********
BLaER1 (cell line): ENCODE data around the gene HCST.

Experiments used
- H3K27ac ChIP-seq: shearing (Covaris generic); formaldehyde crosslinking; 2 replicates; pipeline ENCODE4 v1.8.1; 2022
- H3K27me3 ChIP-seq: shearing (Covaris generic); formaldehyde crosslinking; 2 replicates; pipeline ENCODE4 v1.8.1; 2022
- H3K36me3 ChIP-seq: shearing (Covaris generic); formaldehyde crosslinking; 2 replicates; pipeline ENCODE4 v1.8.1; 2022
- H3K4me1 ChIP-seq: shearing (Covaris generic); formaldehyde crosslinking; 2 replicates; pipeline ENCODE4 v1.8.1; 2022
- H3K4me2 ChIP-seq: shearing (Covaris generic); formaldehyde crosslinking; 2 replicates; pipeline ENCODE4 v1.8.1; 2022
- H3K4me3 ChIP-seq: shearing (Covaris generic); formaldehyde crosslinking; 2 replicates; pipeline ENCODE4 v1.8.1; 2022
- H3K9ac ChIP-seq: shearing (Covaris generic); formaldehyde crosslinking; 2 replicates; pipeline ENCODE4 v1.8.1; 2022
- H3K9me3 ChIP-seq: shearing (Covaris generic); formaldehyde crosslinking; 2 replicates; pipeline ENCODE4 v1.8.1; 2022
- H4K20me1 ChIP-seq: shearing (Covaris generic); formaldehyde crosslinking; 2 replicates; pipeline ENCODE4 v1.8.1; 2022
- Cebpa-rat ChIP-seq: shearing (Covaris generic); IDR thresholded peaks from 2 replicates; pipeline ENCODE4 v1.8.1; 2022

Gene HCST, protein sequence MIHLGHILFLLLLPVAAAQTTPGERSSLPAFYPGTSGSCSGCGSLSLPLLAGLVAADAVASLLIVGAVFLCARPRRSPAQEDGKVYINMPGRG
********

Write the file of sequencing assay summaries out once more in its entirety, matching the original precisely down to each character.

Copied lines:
BLaER1 (cell line): ENCODE data around the gene HCST.

Experiments used
- H3K27ac ChIP-seq: shearing (Covaris generic); formaldehyde crosslinking; 2 replicates; pipeline ENCODE4 v1.8.1; 2022
- H3K27me3 ChIP-seq: shearing (Covaris generic); formaldehyde crosslinking; 2 replicates; pipeline ENCODE4 v1.8.1; 2022
- H3K36me3 ChIP-seq: shearing (Covaris generic); formaldehyde crosslinking; 2 replicates; pipeline ENCODE4 v1.8.1; 2022
- H3K4me1 ChIP-seq: shearing (Covaris generic); formaldehyde crosslinking; 2 replicates; pipeline ENCODE4 v1.8.1; 2022
- H3K4me2 ChIP-seq: shearing (Covaris generic); formaldehyde crosslinking; 2 replicates; pipeline ENCODE4 v1.8.1; 2022
- H3K4me3 ChIP-seq: shearing (Covaris generic); formaldehyde crosslinking; 2 replicates; pipeline ENCODE4 v1.8.1; 2022
- H3K9ac ChIP-seq: shearing (Covaris generic); formaldehyde crosslinking; 2 replicates; pipeline ENCODE4 v1.8.1; 2022
- H3K9me3 ChIP-seq: shearing (Covaris generic); formaldehyde crosslinking; 2 replicates; pipeline ENCODE4 v1.8.1; 2022
- H4K20me1 ChIP-seq: shearing (Covaris generic); formaldehyde crosslinking; 2 replicates; pipeline ENCODE4 v1.8.1; 2022
- Cebpa-rat ChIP-seq: shearing (Covaris generic); IDR thresholded peaks from 2 replicates; pipeline ENCODE4 v1.8.1; 2022

Gene HCST, protein sequence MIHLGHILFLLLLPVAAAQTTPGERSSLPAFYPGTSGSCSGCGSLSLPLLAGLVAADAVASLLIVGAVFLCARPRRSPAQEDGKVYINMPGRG